Chapter 11: Serial Tasks Inside Parallel Regions • Serial Subregions: #pragma omp single • The copyprivate Clause • Exercise

Chapter 12: Distinct Tasks in Parallel • Multiple Parallel Distinct Tasks: #pragma omp sections • The private Clause • The reduction Clause • The nowait Clause • Exercise

Chapter 13: Critical and Atomic Code • Atomic Statements • Critical Statements • Exercise

Chapter 14: OpenMP Libraries • FFTW • Random Numbers • Exercises

Chapter 15: Projects for OpenMP Programming • Random Processes • Finite Difference Methods • Elliptic Equations and Successive Overrelaxation • Pseudospectral Methods

Part III Distributed Programming and MPI

Chapter 16: Preliminaries • Parallel “Hello World!” • Compiling and Running MPI Code • Submitting Jobs • Exercise

Chapter 17: Passing Messages • Blocking Send and Receive • Nonblocking Send and Receive • Combined Send and Receive • Gather/Scatter Communications • Broadcast and Reduction • Error Handling • Exercises

Chapter 18: Groups and Communicators • Subgroups and Communicators • Communicators Using Split • Grid Communicators • Exercises

Chapter 19: Measuring Efficiency and Checkpointing • Efficiency Measures • Checkpointing

Chapter 20: MPI Libraries • ScaLAPACK • FFTW • Exercises

Chapter 21: Projects for Distributed Programming • Random Processes • Finite Difference Methods • Elliptic Equations and SOR • Pseudospectral Methods

Part IV: GPU Programming and CUDA

Chapter 22: Intro to CUDA • First CUDA Program • Selecting the Correct GPU • CUDA Development Tools • Exercises

Chapter 23: Parallel CUDA Using Blocks • Running Kernels in Parallel • Organization of Blocks • Threads • Error Handling • Exercises

Chapter 24: GPU Memory • Shared Memory • Constant Memory • Texture Memory • Warp Shuffles • Exercises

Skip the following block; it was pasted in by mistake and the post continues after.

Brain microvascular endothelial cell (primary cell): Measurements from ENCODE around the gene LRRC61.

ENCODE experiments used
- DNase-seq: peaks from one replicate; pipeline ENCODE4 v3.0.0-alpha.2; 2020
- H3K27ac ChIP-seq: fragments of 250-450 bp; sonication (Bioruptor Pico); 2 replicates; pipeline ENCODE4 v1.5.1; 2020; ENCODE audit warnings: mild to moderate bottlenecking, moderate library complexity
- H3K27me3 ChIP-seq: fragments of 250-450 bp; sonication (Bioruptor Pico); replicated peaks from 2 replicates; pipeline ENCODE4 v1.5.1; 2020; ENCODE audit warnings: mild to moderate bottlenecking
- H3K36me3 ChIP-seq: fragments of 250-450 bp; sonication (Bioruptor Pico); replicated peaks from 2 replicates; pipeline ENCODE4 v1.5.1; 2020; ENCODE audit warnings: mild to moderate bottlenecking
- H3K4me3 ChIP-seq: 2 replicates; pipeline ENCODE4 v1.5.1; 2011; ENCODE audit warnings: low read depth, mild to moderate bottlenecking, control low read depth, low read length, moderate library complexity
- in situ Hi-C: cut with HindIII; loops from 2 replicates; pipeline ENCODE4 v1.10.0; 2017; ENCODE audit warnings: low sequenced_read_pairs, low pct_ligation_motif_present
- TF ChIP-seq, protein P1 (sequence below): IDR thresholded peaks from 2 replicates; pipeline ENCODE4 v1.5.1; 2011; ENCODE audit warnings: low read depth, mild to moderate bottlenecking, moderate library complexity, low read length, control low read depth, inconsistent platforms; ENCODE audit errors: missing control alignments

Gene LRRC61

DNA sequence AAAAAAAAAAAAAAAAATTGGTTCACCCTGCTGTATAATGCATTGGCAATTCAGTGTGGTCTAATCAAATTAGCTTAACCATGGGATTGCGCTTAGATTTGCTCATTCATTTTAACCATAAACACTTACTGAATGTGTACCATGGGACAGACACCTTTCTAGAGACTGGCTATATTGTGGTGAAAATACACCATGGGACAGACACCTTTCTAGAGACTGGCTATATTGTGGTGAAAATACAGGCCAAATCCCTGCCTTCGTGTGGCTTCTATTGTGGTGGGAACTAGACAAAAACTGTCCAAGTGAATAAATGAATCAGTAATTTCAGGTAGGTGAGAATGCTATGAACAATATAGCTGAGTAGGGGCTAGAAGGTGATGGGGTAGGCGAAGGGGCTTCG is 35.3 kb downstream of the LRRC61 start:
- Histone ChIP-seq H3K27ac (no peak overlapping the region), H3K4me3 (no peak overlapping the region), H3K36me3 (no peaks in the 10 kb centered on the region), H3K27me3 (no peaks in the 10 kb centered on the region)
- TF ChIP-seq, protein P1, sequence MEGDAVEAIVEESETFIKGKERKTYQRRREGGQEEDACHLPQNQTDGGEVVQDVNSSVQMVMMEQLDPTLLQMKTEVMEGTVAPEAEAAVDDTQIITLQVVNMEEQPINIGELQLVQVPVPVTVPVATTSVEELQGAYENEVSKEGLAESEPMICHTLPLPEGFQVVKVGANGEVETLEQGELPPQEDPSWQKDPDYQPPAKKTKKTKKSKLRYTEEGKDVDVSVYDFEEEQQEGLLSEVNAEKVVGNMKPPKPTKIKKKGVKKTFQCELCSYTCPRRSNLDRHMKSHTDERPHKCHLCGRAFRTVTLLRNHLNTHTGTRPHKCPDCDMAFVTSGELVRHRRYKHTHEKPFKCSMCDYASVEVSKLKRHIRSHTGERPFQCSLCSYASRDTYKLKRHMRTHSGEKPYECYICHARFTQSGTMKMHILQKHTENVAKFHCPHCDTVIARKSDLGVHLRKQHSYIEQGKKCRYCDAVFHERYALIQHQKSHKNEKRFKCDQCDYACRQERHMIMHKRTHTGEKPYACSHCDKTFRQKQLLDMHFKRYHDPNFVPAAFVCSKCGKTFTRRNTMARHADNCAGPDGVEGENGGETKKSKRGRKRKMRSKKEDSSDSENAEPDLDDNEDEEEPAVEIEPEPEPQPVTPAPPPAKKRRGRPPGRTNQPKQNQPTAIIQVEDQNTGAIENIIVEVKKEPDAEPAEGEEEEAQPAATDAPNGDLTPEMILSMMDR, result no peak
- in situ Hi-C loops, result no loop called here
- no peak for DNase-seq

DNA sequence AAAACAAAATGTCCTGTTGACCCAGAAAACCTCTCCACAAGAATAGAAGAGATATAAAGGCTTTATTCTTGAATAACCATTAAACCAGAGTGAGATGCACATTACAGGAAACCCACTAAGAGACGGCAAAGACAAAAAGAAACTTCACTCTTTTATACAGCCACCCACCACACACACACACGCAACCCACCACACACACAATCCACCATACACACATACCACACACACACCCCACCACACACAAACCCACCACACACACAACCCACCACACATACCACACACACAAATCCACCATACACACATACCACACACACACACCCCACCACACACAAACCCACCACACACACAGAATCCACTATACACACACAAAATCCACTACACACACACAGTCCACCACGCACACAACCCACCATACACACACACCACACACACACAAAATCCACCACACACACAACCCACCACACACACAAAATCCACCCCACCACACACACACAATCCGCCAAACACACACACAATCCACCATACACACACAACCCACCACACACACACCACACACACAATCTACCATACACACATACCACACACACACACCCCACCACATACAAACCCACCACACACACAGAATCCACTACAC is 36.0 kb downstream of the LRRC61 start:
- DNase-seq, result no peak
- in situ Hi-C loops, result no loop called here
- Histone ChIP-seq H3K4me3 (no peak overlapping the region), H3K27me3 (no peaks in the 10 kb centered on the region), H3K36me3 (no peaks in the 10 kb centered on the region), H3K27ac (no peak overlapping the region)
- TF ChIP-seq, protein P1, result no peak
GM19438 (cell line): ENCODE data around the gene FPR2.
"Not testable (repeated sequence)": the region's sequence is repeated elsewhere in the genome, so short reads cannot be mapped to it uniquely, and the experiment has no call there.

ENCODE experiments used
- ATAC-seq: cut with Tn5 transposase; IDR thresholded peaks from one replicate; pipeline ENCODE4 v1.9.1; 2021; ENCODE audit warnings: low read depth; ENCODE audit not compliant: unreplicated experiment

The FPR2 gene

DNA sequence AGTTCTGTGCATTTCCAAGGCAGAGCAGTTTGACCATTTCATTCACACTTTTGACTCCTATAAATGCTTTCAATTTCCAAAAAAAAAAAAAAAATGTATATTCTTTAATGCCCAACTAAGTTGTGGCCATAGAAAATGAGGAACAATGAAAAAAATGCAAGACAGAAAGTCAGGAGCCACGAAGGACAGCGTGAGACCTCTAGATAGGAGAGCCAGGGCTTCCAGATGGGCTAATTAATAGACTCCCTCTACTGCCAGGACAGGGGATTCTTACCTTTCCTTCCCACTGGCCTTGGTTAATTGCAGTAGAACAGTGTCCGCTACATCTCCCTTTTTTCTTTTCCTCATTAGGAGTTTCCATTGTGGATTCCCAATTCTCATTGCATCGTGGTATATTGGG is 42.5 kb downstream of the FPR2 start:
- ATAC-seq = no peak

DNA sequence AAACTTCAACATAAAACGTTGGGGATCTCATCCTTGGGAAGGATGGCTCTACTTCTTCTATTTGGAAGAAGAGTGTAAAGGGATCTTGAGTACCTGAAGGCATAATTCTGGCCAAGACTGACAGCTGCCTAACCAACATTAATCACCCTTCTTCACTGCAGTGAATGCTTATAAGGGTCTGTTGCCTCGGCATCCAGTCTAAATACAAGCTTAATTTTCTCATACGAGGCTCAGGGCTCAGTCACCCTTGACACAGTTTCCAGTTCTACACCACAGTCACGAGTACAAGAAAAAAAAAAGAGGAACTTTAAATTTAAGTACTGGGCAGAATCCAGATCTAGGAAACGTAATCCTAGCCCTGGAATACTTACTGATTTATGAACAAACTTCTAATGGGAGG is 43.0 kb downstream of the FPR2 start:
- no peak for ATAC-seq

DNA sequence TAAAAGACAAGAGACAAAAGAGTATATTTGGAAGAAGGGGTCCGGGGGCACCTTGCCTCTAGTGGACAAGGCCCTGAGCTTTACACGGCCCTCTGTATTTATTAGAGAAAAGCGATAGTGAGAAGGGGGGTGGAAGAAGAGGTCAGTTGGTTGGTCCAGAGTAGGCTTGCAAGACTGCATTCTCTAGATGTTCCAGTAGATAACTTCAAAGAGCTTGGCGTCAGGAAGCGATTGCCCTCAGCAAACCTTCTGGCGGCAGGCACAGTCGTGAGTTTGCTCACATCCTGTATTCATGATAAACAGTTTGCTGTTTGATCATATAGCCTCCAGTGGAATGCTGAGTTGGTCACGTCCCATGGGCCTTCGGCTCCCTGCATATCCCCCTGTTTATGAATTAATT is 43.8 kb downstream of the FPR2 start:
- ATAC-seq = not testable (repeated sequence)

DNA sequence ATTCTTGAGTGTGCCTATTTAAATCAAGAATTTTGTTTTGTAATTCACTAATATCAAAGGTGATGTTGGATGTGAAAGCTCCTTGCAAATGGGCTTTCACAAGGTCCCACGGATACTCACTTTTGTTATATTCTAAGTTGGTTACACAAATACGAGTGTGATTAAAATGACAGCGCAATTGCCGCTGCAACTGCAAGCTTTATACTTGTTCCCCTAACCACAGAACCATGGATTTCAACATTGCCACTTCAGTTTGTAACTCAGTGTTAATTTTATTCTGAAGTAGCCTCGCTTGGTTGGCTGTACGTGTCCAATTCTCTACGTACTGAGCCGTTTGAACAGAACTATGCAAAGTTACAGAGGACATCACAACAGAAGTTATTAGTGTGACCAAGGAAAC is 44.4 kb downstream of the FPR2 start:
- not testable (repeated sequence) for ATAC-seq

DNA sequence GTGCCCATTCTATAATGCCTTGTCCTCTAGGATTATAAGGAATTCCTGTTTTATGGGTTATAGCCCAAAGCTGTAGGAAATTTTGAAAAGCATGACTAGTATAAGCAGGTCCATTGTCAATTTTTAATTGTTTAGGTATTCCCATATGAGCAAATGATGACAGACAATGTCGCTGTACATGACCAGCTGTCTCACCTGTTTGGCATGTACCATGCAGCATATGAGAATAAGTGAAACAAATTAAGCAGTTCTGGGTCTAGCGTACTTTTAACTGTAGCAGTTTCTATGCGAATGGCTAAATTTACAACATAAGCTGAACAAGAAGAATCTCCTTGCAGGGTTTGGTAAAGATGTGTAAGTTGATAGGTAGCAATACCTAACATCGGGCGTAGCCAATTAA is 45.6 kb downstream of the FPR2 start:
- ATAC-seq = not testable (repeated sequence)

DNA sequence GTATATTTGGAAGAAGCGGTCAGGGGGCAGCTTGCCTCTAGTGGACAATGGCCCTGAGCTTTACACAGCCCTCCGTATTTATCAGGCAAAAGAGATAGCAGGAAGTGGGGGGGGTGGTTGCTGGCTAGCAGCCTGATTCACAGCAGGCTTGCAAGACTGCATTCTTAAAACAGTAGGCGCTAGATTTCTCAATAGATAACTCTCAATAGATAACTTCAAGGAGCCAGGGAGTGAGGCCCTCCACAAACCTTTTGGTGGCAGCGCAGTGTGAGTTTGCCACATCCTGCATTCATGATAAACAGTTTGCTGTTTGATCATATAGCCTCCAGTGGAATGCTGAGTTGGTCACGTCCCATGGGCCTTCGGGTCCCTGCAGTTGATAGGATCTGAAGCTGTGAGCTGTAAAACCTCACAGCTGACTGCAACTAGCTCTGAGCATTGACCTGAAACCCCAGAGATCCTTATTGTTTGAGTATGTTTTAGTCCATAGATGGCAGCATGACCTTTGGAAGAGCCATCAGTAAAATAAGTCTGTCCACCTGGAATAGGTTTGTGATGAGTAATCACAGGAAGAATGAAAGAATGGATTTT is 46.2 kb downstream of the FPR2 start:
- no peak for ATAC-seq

Chapter 25: Streams • Stream Creation and Destruction • Asynchronous Memory Copies • Single Stream Example • Multiple Streams • General Strategies • Measuring Performance • Exercises

Chapter 26: CUDA Libraries • MAGMA • cuRAND • cuFFT • cuSPARSE • Exercises

Chapter 27: Projects for CUDA Programming • Random Processes • Finite Difference Methods • Elliptic Equations and SOR • Pseudospectral Methods

Part V: GPU Programming and OpenCL

Chapter 28: Intro to OpenCL • First OpenCL Program • Setting Up the Context • Exercise

Chapter 29: Parallel OpenCL Using Work-Groups • Parallel OpenCL Example • Compiling Kernel Functions • Error Handling • Organization of Work-Groups • Work-Items • Exercises

Chapter 30: GPU Memory • Local Memory • Constant Memory • Exercises

Chapter 31: Command Queues • Events • Measuring Performance • Concurrency • Using Multiple Devices • Exercises

Chapter 32: OpenCL Libraries • Random • clMAGMA • clFFT • Exercises

Chapter 33: Projects for OpenCL Programming • Random Processes • Finite Difference Methods • Elliptic Equations and SOR • Pseudospectral Methods

Part VI: Applications

Chapter 34: Stochastic Differential Equations • Mathematical Description • Numerical Methods • Problems to Solve

Chapter 35: Finite Difference Methods • Approximating Spatial Derivatives • Finite Difference Grid • Approximating Temporal Derivatives • Problems to Solve

Chapter 36: Iterative Solution of Elliptic Equations • Problems to Solve

Chapter 37: Pseudospectral Methods • Fourier Transform • Spectral Differentiation • Pseudospectral Method • Higher Dimensions • Problems to Solve

Bibliography

Index


About the Author:

David L. Chopp is a professor in the Northwestern University Engineering Sciences and Applied Mathematics Department, where he has been teaching since 1996 and has been chair since 2013. He was named a Charles Deering McCormick Professor of Teaching Excellence in 2008. Chopp has developed multiple courses and is the author of nearly 50 refereed publications, including fundamental contributions to the development of the popular level set method for computing moving interfaces. His research interests include numerical methods and mathematical modeling in applications such as microbiology, materials science, fracture mechanics, and neurobiology.


Target Audience:

The book can be used for courses on parallel scientific computing, high performance computing, and numerical methods for parallel computing.